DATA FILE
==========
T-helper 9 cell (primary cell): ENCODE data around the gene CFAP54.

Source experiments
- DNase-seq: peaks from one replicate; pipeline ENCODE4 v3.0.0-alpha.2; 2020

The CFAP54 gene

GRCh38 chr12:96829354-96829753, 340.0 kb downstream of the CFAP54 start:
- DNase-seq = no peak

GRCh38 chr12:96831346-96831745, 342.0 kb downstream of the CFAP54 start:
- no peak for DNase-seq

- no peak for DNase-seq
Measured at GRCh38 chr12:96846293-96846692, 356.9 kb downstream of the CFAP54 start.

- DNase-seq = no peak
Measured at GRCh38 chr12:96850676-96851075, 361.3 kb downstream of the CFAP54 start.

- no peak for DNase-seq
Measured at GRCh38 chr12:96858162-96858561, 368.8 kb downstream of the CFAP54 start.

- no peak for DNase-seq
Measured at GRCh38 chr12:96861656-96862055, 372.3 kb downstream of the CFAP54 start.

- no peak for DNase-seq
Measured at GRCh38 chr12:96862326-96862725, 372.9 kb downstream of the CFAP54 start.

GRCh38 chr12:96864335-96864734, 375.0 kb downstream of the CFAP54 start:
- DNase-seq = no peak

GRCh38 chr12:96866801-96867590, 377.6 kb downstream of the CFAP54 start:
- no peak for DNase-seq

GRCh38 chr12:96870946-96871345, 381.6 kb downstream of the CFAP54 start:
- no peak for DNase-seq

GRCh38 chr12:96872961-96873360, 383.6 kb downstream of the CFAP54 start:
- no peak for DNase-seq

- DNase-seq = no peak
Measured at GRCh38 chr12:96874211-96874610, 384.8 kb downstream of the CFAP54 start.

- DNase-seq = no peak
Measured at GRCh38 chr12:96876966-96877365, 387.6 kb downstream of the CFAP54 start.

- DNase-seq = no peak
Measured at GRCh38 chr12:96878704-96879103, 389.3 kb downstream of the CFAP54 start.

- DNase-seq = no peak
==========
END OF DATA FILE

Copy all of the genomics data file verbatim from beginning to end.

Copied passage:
T-helper 9 cell (primary cell): ENCODE data around the gene CFAP54.

Source experiments
- DNase-seq: peaks from one replicate; pipeline ENCODE4 v3.0.0-alpha.2; 2020

The CFAP54 gene

GRCh38 chr12:96829354-96829753, 340.0 kb downstream of the CFAP54 start:
- DNase-seq = no peak

GRCh38 chr12:96831346-96831745, 342.0 kb downstream of the CFAP54 start:
- no peak for DNase-seq

- no peak for DNase-seq
Measured at GRCh38 chr12:96846293-96846692, 356.9 kb downstream of the CFAP54 start.

- DNase-seq = no peak
Measured at GRCh38 chr12:96850676-96851075, 361.3 kb downstream of the CFAP54 start.

- no peak for DNase-seq
Measured at GRCh38 chr12:96858162-96858561, 368.8 kb downstream of the CFAP54 start.

- no peak for DNase-seq
Measured at GRCh38 chr12:96861656-96862055, 372.3 kb downstream of the CFAP54 start.

- no peak for DNase-seq
Measured at GRCh38 chr12:96862326-96862725, 372.9 kb downstream of the CFAP54 start.

GRCh38 chr12:96864335-96864734, 375.0 kb downstream of the CFAP54 start:
- DNase-seq = no peak

GRCh38 chr12:96866801-96867590, 377.6 kb downstream of the CFAP54 start:
- no peak for DNase-seq

GRCh38 chr12:96870946-96871345, 381.6 kb downstream of the CFAP54 start:
- no peak for DNase-seq

GRCh38 chr12:96872961-96873360, 383.6 kb downstream of the CFAP54 start:
- no peak for DNase-seq

- DNase-seq = no peak
Measured at GRCh38 chr12:96874211-96874610, 384.8 kb downstream of the CFAP54 start.

- DNase-seq = no peak
Measured at GRCh38 chr12:96876966-96877365, 387.6 kb downstream of the CFAP54 start.

- DNase-seq = no peak
Measured at GRCh38 chr12:96878704-96879103, 389.3 kb downstream of the CFAP54 start.

- DNase-seq = no peak